UMass Boston

Courtenay Sprague

Confl Res, Hum Sec & Globl Gov
Department Chairman
Wheatley Hall Floor 04

Areas of Expertise

Health Equity, HIV, Social Constructions of Health and Illness, Social Determinants of Health, Women's Health, Qualitative Research Methods


PhD, University of the Witwatersrand, South Africa
Joint MA, Boston University, USA

Professional Publications & Contributions

Additional Information

Courtenay Sprague holds a joint faculty appointment in the McCormack Graduate School Department of Conflict Resolution, Human Security, and Global Governance and the College of Nursing and Health Sciences. She is also a senior fellow at the Center for Peace, Democracy, and Development at UMass Boston where she leads the Global Health and Development Research Group and the Global Health track of the PhD Program in Global Governance and Human Security.

Professor Sprague holds a joint appointment with the Wits Reproductive Health and HIV Institute in South Africa, Faculty of Health Sciences, University of the Witwatersrand (Wits). Previously, she was an associate professor at Wits, based in Johannesburg, South Africa for seven years, and a senior researcher for two. She has been deeply involved in the core challenges of global health and development facing vulnerable populations in the developing world since 1999.

Professor Sprague is a social health scientist. Her research investigates factors that underpin health inequities—a subset of social health inequalities that are deemed unfair and unjust—among socially excluded or marginalized populations, primarily women living with HIV, which informs her teaching in global health. She is particularly interested in unraveling the ways in which structural health determinants and health systems factors shape the health status and outcomes of women living with and at risk of HIV, as well as protective policies and interventions that support women’s health and their capabilities. 

Professor Sprague has focused on women living with HIV in South Africa and the Southern US, and their ongoing high HIV incidence and prevalence, relative to other groups, as a social justice problem. She is particularly interested in social constructions of health and illness, and the role of gender norms in influencing the health of women living with or at risk of HIV acquisition.  Her work has sought to capture the lived experiences of women who are socially marginalized and to elevate their voices in published research, using qualitative research methods to capture their agentic intentions and actions within social context. Professor Sprague’s doctoral research in South Africa was one of the first qualitative research investigations to engage directly with pregnant and postpartum African women living with HIV in public health clinics and hospitals when seeking to access combination antiretroviral therapy (cART) and prevention of mother to child HIV transmission programs (PMTCT) in South Africa, following the public sector HIV treatment programme was established in 2004.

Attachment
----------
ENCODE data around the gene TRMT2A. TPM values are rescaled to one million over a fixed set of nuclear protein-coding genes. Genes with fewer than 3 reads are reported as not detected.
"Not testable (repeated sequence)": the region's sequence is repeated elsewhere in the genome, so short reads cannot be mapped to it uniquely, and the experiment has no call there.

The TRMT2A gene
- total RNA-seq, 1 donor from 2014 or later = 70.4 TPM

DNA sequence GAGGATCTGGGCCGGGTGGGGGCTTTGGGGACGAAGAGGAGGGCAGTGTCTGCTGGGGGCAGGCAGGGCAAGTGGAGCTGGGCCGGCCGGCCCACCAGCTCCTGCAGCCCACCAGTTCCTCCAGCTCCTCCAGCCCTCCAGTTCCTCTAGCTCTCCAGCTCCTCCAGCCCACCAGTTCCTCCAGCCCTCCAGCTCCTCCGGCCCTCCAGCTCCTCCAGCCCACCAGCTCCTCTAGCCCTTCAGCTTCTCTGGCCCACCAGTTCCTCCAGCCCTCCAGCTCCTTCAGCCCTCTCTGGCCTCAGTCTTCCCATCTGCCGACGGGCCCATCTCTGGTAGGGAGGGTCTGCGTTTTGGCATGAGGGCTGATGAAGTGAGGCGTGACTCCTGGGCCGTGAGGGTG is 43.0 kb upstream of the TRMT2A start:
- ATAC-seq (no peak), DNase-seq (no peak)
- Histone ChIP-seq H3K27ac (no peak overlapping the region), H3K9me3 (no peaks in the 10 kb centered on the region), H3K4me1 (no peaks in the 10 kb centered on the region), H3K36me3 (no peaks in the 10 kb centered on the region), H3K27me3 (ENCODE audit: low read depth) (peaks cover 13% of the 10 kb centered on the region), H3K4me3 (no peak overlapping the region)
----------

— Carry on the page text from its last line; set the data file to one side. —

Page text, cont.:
A trademark of her work has been to use the data and evidence in health systems (hospitals and clinics) to then inform and guide proposed changes in social policy and clinical practice, while drawing attention to the state’s constitutional obligation in South African law and human rights violations.

Professor Sprague’s work is highly inter-disciplinary in order to engage with multicentric, complex health and equity considerations. Working closely with colleagues in medicine (Dr Vivian Black) and human rights (Professor Stuart Woolman), her research in South Africa has informed changes at the national (South African) policy level related to treatment guidelines for women and children with HIV; international policy discussions on safe infant feeding practices for women with HIV; acute shortages of human resources for health (e.g., task shifting); and the need for robust, innovative data management systems in lower–resource settings.

Due to her education and training in both the Global South and North, Professor Sprague has a special vantage point from which to view global health and human development concerns. She held a program post at Carnegie Corporation of New York (2001-2005), where she led a new strategy on the transformation of academic staff at selected South African universities, as part of South Africa’s national higher education development plan; and she held a research appointment at Harvard Business School (1996-1998) within the Business, Government and International Economy unit.  She has conducted research and work for a number of international organizations, including UNAIDS, WHO, UNDP, USAID and South Africa’s Treatment Action Campaign. With over 18 years of experience working with diverse population groups across the globe, she has been involved in health and development research and related programs in Brazil, Mozambique, South Africa and Uganda and grant-funded programs and interventions implemented by Carnegie Corporation in Botswana, Ghana, Nigeria, Kenya, Uganda and Tanzania.

To support her work, Professor Sprague has received grants and funding from the Ford Foundation, the International Institute of Education, the UK Department for International Development, the European Union, and the Canadian International Development Agency. 

In 2016, she received a scholarly residence at the Rockefeller Foundation’s Bellagio Center for her work: Sprague, Courtenay. 2018. Gender and HIV in South Africa: Advancing Women’s Health and Capabilities. London and Cape Town: Palgrave Macmillan. Sprague book review in the Lancet Infectious Diseases Journal, available here, and in the African Journal of AIDS Research.